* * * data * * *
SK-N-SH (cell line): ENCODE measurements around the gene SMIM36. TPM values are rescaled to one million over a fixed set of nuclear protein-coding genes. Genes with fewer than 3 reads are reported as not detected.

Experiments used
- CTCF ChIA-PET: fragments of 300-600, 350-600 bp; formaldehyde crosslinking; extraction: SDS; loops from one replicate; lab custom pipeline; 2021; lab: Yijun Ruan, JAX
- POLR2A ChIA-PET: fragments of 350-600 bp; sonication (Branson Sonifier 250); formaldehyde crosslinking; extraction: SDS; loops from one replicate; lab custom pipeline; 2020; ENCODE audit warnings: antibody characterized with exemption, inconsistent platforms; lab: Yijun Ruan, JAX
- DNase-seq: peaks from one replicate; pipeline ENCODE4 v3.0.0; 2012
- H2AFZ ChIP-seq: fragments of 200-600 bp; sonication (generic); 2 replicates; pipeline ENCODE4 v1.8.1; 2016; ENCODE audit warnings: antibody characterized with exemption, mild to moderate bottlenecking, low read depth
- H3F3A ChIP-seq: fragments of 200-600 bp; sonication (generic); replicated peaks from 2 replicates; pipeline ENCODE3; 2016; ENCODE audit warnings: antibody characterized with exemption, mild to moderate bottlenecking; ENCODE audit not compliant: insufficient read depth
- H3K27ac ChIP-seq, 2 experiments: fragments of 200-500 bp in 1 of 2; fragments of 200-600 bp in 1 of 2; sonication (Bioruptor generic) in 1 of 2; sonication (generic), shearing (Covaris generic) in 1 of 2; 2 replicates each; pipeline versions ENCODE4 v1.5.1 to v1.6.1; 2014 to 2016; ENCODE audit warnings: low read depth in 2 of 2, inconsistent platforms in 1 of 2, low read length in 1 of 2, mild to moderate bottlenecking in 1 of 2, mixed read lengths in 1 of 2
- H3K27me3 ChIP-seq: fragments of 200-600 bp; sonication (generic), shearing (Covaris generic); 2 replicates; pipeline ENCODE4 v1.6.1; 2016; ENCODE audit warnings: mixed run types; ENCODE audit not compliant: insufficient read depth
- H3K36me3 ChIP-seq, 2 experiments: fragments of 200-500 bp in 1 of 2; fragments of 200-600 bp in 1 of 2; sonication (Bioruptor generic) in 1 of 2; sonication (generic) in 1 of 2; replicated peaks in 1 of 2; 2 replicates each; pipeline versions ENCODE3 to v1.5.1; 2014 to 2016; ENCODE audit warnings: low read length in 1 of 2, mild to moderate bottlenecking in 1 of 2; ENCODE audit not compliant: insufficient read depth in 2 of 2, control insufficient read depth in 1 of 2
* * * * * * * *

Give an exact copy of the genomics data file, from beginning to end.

SK-N-SH (cell line): ENCODE measurements around the gene SMIM36. TPM values are rescaled to one million over a fixed set of nuclear protein-coding genes. Genes with fewer than 3 reads are reported as not detected.

Experiments used
- CTCF ChIA-PET: fragments of 300-600, 350-600 bp; formaldehyde crosslinking; extraction: SDS; loops from one replicate; lab custom pipeline; 2021; lab: Yijun Ruan, JAX
- POLR2A ChIA-PET: fragments of 350-600 bp; sonication (Branson Sonifier 250); formaldehyde crosslinking; extraction: SDS; loops from one replicate; lab custom pipeline; 2020; ENCODE audit warnings: antibody characterized with exemption, inconsistent platforms; lab: Yijun Ruan, JAX
- DNase-seq: peaks from one replicate; pipeline ENCODE4 v3.0.0; 2012
- H2AFZ ChIP-seq: fragments of 200-600 bp; sonication (generic); 2 replicates; pipeline ENCODE4 v1.8.1; 2016; ENCODE audit warnings: antibody characterized with exemption, mild to moderate bottlenecking, low read depth
- H3F3A ChIP-seq: fragments of 200-600 bp; sonication (generic); replicated peaks from 2 replicates; pipeline ENCODE3; 2016; ENCODE audit warnings: antibody characterized with exemption, mild to moderate bottlenecking; ENCODE audit not compliant: insufficient read depth
- H3K27ac ChIP-seq, 2 experiments: fragments of 200-500 bp in 1 of 2; fragments of 200-600 bp in 1 of 2; sonication (Bioruptor generic) in 1 of 2; sonication (generic), shearing (Covaris generic) in 1 of 2; 2 replicates each; pipeline versions ENCODE4 v1.5.1 to v1.6.1; 2014 to 2016; ENCODE audit warnings: low read depth in 2 of 2, inconsistent platforms in 1 of 2, low read length in 1 of 2, mild to moderate bottlenecking in 1 of 2, mixed read lengths in 1 of 2
- H3K27me3 ChIP-seq: fragments of 200-600 bp; sonication (generic), shearing (Covaris generic); 2 replicates; pipeline ENCODE4 v1.6.1; 2016; ENCODE audit warnings: mixed run types; ENCODE audit not compliant: insufficient read depth
- H3K36me3 ChIP-seq, 2 experiments: fragments of 200-500 bp in 1 of 2; fragments of 200-600 bp in 1 of 2; sonication (Bioruptor generic) in 1 of 2; sonication (generic) in 1 of 2; replicated peaks in 1 of 2; 2 replicates each; pipeline versions ENCODE3 to v1.5.1; 2014 to 2016; ENCODE audit warnings: low read length in 1 of 2, mild to moderate bottlenecking in 1 of 2; ENCODE audit not compliant: insufficient read depth in 2 of 2, control insufficient read depth in 1 of 2